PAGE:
Folding Matters – 4th Grade STEM

Have you ever thought about how folding is used in the world? There are natural occuring folding and man-made folding. The fourth graders were introduced to natural and man-made folded objects.The man made devices were inspired by Japanese origami. The folding was studied and then mathematical processes were applied. Here are the examples of folding that we discussed:

Butterfly wings inside a Chrysalis – If they are not folded, a wing could be damaged while emerging. This is nature’s way of preventing this problem.
Proteins within your body- They are responsible for functions within the body. They are naturally folded to determine specific jobs. Scientists can manipulate the folds for medical reasons. Man made protein folding has created many flu vaccines.
Heart Stents – A small folded metal cage is inserted into a blocked artery and then expanded to hold the artery open. This allows blood to flow through.
Parachutes – If these are not folded correctly, you would jump out of a plane and then have a very rough landing. These will only deploy when they are folded properly. When a parachute is used, it is inspected and then folded very carefully for the next use.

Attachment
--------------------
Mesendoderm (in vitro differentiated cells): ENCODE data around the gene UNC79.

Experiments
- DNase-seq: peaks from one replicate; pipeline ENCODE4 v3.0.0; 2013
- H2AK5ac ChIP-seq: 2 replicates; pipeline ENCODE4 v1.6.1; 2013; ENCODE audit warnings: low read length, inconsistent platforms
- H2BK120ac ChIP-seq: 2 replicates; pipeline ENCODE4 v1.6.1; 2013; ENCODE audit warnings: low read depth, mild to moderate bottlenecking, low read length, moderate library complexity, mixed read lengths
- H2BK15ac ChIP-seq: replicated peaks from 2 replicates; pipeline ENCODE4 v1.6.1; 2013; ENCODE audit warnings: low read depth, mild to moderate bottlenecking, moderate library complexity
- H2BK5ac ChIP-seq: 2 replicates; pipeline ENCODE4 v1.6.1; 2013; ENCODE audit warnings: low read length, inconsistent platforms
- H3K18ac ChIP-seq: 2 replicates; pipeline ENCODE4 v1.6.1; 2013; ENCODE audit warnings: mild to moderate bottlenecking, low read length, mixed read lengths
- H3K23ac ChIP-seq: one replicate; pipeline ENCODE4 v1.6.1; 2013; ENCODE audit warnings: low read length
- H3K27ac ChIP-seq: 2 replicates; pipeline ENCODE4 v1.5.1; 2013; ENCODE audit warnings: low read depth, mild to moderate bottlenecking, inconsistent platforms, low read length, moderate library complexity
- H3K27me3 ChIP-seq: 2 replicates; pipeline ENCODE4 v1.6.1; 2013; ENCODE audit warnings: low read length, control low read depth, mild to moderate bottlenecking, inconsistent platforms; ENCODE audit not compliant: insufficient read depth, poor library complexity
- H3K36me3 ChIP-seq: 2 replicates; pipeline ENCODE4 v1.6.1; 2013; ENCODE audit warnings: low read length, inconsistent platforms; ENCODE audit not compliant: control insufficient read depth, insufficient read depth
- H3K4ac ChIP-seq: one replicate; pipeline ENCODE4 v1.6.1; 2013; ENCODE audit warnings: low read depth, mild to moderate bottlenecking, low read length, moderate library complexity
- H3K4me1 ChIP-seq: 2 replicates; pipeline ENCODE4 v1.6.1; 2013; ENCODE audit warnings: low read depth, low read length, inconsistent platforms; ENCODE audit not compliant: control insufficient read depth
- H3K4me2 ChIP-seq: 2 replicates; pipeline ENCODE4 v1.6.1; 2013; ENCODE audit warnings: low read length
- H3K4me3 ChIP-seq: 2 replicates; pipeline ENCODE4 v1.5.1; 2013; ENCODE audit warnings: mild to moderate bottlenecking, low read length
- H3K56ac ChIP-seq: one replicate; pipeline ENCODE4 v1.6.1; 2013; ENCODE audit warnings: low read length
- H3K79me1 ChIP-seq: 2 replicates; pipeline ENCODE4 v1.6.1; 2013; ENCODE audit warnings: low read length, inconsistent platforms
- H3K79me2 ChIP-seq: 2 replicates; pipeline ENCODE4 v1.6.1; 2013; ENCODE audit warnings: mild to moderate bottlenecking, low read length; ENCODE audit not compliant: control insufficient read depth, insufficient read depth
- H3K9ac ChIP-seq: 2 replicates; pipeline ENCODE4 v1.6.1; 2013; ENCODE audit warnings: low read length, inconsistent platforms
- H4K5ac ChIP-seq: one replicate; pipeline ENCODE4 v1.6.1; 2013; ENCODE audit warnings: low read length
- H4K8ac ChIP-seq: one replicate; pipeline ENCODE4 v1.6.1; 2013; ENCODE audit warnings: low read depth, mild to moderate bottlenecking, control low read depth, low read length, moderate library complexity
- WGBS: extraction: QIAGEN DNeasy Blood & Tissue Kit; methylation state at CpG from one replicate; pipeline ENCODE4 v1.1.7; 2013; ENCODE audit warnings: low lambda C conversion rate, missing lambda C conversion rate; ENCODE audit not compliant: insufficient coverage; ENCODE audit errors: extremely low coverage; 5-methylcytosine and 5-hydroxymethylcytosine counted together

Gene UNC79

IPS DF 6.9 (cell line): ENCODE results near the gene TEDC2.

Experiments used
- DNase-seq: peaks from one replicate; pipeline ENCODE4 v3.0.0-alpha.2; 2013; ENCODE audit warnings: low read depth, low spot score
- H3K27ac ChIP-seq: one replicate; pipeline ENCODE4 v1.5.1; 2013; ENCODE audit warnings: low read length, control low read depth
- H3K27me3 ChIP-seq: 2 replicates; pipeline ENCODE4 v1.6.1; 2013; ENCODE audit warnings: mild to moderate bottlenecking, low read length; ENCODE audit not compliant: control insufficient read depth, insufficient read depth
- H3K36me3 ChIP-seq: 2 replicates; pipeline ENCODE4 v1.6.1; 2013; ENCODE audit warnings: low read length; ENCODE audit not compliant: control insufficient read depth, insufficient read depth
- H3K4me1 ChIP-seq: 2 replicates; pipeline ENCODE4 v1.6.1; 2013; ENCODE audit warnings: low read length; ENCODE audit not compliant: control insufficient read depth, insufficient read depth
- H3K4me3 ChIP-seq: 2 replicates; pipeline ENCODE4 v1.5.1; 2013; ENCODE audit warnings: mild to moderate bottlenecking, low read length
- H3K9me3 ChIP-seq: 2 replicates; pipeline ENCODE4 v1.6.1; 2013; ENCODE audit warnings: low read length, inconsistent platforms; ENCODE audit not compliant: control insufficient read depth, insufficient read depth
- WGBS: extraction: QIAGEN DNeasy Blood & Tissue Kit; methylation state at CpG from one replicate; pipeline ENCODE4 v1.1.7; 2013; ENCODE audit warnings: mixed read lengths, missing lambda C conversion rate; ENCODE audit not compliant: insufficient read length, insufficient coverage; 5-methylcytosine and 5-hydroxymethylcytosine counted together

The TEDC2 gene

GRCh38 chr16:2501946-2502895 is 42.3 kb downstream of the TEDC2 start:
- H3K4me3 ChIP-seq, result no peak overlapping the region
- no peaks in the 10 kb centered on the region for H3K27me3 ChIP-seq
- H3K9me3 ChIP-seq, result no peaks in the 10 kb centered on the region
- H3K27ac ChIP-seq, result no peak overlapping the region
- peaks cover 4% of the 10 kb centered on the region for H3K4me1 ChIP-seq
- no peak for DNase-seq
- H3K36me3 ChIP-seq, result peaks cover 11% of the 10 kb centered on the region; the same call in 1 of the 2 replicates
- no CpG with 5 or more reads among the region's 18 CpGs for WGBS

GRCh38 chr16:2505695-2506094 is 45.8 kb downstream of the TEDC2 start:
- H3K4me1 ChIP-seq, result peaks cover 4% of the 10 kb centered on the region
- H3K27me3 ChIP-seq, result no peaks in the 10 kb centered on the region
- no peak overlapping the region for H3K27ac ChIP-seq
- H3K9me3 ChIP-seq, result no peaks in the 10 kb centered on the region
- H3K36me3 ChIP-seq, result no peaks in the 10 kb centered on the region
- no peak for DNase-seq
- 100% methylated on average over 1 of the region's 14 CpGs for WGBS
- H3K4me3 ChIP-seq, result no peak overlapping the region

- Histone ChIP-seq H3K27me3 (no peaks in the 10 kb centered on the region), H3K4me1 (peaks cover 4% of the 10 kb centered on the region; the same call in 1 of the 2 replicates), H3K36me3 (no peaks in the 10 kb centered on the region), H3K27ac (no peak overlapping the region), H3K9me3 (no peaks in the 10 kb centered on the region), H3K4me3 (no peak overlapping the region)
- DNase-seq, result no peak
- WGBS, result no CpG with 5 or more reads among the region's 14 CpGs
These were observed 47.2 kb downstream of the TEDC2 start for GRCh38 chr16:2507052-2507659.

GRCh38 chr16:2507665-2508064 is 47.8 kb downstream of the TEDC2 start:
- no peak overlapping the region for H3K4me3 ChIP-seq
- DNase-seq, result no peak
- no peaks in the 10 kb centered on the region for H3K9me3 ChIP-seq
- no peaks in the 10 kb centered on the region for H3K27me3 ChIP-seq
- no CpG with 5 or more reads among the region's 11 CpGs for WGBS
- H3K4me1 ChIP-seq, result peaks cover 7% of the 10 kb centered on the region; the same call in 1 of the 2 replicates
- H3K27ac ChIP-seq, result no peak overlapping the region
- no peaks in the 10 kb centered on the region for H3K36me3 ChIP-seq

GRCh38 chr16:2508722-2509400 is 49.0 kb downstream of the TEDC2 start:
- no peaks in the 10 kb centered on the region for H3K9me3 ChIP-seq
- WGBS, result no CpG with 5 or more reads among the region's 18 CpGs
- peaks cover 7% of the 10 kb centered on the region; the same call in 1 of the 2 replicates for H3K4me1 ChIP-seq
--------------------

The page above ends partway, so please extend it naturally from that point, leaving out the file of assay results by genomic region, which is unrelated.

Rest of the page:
Car airbags – The folding of these may mean life or death in an accident. They must deploy the correct way. Only proper folding will work. They are very small when folded, because there is little room where they are located.
Satellites- They must be folded to fit inside of a cylinder rocket and then unfold later.
James Webb Space Telescope – Will launch in 2021 – Must be folded to fit in a rocket. It will unfold once it is in space. It is made of many materials that fold in different ways. It is amazing to watch. James Webb Telescope simulation

After studying these examples I challenged the students to make a solar panel with specific dimensions that could be folded to fit into a foil box. The “skeleton” of the panel was made out of materials of their choice. The skeleton was covered by aluminum foil. They had to fold it to fit without tearing the aluminum. Most everyone created a rectangle version, but I had a couple attempt a triangle shape. Ask your child about this and see if they were or weren’t successful and why.

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